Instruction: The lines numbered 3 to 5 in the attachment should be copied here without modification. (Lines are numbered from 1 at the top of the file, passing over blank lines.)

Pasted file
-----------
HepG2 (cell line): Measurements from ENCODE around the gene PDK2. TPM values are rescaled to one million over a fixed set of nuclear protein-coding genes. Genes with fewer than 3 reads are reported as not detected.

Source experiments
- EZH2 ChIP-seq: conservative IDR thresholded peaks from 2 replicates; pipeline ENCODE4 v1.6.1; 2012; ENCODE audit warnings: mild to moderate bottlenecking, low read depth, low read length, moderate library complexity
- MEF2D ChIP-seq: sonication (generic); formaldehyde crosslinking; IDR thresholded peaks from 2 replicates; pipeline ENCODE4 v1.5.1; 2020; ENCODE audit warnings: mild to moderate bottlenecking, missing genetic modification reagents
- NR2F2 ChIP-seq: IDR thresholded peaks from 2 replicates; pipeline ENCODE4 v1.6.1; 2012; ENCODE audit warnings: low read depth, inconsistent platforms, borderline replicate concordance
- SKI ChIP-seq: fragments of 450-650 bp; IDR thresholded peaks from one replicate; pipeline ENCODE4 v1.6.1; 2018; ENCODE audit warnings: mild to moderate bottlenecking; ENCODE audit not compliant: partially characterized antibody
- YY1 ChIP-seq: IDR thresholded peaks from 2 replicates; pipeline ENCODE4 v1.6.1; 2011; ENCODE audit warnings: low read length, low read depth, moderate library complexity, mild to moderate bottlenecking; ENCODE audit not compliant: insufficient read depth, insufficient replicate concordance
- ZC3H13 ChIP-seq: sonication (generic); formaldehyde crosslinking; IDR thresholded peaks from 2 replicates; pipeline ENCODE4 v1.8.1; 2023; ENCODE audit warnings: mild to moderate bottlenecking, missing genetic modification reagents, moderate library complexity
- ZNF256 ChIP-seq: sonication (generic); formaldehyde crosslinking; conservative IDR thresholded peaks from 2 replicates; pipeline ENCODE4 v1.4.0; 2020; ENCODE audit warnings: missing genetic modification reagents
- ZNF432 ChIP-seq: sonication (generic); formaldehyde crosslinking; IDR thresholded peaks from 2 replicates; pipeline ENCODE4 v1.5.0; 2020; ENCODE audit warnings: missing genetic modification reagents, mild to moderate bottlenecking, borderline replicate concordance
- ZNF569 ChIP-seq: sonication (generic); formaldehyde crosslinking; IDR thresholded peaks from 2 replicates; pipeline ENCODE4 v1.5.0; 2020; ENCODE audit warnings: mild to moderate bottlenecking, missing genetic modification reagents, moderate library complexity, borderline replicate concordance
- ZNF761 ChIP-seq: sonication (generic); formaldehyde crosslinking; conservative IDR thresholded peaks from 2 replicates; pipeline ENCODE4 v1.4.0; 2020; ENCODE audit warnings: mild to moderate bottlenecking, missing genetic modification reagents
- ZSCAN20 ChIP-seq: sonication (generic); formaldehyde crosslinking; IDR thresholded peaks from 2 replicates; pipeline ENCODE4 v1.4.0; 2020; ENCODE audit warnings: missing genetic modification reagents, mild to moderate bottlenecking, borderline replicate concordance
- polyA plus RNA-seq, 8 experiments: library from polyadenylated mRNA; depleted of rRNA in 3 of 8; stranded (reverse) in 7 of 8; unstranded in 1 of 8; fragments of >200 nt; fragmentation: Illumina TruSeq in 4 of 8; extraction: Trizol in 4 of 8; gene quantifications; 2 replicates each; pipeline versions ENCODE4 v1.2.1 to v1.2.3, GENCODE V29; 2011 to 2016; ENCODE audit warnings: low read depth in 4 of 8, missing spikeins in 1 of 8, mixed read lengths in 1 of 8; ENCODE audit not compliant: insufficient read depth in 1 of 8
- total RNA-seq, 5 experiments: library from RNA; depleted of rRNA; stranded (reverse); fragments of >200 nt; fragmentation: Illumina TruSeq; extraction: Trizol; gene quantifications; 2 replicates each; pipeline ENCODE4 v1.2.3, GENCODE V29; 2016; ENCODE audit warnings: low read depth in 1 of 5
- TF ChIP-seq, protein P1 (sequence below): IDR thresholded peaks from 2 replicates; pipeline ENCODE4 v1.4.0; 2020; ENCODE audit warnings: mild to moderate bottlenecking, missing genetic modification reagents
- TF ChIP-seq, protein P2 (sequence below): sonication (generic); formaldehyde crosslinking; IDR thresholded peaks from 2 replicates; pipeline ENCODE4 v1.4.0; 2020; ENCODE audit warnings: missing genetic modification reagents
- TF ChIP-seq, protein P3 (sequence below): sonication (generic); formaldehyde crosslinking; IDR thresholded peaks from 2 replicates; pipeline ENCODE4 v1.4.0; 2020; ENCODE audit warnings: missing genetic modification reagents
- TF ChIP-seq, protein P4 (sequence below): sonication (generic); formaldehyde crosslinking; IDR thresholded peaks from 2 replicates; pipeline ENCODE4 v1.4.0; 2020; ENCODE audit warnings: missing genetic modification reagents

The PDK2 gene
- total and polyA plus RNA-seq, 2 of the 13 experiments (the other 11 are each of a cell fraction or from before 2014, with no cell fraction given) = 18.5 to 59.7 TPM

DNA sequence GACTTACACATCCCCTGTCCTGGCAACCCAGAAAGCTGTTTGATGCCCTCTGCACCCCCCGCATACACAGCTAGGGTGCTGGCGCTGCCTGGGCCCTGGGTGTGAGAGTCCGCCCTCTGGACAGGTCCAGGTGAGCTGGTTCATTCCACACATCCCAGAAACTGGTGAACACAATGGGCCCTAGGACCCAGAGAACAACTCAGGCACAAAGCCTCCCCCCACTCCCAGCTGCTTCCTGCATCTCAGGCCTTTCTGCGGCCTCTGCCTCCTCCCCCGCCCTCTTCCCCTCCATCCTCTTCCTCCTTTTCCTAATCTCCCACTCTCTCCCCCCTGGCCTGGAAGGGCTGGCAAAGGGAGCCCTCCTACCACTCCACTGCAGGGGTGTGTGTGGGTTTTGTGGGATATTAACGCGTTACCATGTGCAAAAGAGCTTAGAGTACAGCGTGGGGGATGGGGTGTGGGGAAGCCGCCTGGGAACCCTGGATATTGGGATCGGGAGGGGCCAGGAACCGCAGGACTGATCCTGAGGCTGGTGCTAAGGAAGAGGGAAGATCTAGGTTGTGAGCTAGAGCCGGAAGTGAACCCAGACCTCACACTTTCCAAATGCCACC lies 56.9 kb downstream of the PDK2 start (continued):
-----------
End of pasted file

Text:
- EZH2 ChIP-seq: conservative IDR thresholded peaks from 2 replicates; pipeline ENCODE4 v1.6.1; 2012; ENCODE audit warnings: mild to moderate bottlenecking, low read depth, low read length, moderate library complexity
- MEF2D ChIP-seq: sonication (generic); formaldehyde crosslinking; IDR thresholded peaks from 2 replicates; pipeline ENCODE4 v1.5.1; 2020; ENCODE audit warnings: mild to moderate bottlenecking, missing genetic modification reagents
- NR2F2 ChIP-seq: IDR thresholded peaks from 2 replicates; pipeline ENCODE4 v1.6.1; 2012; ENCODE audit warnings: low read depth, inconsistent platforms, borderline replicate concordance